I agree with you, I never liked Dracula much and I never liked the Mummy much. It was my idea to have him be small. We already had a big lumbering guy. I imagined that he was an Egyptian prince who had been made royalty as a child, and actually had died as a child. So he was mummified when he was 12 or 13 years old.

Shane Black co-wrote Monster Squad with you before hitting it big with Lethal Weapon. How did you hook up with him?

At the Austin screening, somebody said, "How did you end up working with Shane Black?" And I said, "I didn't, I started out working with Shane Black." We were college buddies. I broke in writing screenplays, and he was a big fan of detective fiction, he's read every pulp novel ever written. He said, "Wow, you can actually make money doing that?" And I said, "Yeah, it's the same as the books you read, you just put 'fade in' and 'cut to' instead." So he wrote a script called Shadow Company, which we ended up rewriting for Universal, John Carpenter was going to direct it and Walter Hill was going to produce it. It was another zombie movie, Vietnam soldier zombies. I think it scared the studio a little bit. But he had yet to write Lethal Weapon. We were very good friends, and I said, "I want to do the Little Rascals meet the Universal monsters." And he said, "Count me in." So we wrote it together.

How successful did you suspect The Monster Squad to be at the time? Was it a disappointment?

It was very much a disappointment in the sense that it didn't do very well, and it kind of canceled out its audience. Kid adventures were a completely different thing back then—this was pre-Harry Potter, pre-Goosebumps. I think movies that kids go see now are much scarier than they were back then. In those days, parents were actually afraid of their kids seeing something that was too scary. And then the older kids who could go see it thought it was a kid's movie. I certainly would have liked it to have done much better. But a lot of it is timing—you can have a bad movie come out at the right time and be huge and you can have a good movie come out at the wrong time, and, as in this case, take a long time to find its audience.

I can imagine that Night of the Creeps in particular had trouble, because it's so strange. It's really hard to articulate the tone: it's a horror movie, but it's funny too, at a time when most people probably didn't have a real grasp on that concept.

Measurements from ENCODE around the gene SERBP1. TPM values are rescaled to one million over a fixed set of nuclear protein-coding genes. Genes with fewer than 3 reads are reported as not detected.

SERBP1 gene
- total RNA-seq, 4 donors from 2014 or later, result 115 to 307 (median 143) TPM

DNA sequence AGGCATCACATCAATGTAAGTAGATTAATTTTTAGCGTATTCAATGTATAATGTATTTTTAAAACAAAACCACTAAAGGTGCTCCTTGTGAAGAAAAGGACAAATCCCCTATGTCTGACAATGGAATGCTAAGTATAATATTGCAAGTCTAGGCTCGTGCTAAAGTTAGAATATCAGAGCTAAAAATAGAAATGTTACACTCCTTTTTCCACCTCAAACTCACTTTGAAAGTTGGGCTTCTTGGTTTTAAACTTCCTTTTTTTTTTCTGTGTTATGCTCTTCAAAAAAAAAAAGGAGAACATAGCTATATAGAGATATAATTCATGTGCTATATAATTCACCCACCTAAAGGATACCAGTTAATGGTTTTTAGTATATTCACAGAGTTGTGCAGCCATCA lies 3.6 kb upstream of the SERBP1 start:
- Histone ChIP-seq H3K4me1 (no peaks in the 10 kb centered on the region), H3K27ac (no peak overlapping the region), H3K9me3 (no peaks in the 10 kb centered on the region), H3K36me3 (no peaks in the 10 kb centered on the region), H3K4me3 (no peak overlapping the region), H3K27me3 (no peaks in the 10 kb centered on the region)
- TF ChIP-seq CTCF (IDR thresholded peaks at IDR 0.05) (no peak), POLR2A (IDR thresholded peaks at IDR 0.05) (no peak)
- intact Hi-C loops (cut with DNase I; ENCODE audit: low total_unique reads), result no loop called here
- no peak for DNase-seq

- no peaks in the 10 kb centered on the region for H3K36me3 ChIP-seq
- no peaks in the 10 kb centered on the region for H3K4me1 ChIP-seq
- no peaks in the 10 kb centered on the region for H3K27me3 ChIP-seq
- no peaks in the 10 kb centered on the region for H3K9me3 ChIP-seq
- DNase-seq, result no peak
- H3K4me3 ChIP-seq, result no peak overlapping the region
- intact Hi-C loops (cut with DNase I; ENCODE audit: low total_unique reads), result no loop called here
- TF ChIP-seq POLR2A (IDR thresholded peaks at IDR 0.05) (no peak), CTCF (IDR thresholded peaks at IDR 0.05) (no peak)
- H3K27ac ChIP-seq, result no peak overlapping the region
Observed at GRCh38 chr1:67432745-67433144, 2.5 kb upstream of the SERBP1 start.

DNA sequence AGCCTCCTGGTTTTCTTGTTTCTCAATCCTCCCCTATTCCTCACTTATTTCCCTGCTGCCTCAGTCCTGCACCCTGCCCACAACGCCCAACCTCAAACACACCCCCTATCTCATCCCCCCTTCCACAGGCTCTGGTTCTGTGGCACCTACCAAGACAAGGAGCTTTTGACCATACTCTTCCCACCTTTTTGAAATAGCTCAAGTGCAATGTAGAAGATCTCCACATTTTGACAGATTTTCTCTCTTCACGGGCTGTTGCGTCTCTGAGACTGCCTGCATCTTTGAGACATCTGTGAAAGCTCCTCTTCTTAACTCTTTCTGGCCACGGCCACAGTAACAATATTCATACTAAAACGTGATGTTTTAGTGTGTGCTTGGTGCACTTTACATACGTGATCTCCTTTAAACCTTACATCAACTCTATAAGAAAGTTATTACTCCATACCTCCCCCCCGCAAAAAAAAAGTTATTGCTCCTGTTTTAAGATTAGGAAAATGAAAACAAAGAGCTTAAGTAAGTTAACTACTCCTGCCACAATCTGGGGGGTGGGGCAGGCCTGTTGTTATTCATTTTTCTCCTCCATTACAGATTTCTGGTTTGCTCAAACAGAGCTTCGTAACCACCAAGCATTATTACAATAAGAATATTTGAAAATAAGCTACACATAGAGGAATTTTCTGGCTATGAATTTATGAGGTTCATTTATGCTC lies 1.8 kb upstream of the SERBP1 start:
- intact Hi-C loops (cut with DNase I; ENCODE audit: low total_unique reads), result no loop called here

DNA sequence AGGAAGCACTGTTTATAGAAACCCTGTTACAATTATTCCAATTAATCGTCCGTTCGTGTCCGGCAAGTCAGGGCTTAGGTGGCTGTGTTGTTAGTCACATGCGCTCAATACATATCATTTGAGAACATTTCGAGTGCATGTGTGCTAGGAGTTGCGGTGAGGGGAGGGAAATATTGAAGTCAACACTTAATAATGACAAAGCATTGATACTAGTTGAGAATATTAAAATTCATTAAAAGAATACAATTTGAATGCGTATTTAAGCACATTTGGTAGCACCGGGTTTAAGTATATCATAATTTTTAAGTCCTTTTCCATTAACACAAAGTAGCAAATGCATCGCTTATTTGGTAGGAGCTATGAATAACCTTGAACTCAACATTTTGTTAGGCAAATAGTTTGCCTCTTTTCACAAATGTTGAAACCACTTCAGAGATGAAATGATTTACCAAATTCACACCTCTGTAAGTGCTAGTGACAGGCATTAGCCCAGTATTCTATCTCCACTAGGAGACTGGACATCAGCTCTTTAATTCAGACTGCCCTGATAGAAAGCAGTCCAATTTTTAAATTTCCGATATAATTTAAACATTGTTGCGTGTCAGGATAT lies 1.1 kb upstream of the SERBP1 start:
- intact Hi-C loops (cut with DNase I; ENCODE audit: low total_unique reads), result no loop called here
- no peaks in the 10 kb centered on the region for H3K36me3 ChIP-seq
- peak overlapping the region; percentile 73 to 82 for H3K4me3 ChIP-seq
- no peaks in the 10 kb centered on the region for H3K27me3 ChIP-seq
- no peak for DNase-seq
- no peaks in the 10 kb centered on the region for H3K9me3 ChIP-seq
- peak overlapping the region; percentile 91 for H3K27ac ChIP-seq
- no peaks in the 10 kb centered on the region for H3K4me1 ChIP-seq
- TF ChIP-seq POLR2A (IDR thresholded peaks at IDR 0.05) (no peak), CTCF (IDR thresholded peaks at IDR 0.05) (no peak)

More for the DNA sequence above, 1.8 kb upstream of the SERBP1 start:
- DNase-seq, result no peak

I'll be honest, I don't think people to this day have one. I mean, Scary Movie 4, people know they're just going to go and laugh. And the horror movie of the week, whatever it is—I think people pigeonhole things in very simple terms. I'm not sure that they're wrong, but you're right, it was never like "This is going to just be this." I get really bored with one note. I hate comedies that never make any attempt to be serious. And I hate serious movies that never make an attempt to have humor. I've always loved blending genres.

Yeah, the hardboiled-cop angle is pretty unusual for a horror movie, at least to the degree it's taken in Night of the Creeps.

Well, part of that is Tommy Atkins, who just totally hit it out of the park. I've been thinking a lot about him lately, having seen the movie in Austin again, and I think for me he's the glue that holds the movie together. It's interesting, a lot of the stuff that you're talking about is stuff that you do as a filmmaker kind of without thinking about it. I was really enamored with creating this Chandler homage, this kind of Philip Marlowe character, which in retrospect is really kind of a cliché. But what ends up happening in the movie is that he's sort of self-aware of what he's doing. He's like "I'm very unhappy, I'm an alcoholic, my life ended a long time ago, so I'm just going to have this attitude." He just is this attitude. And it works like gangbusters.

Do you have any kind of philosophy about what makes a monster work, or what makes a zombie work?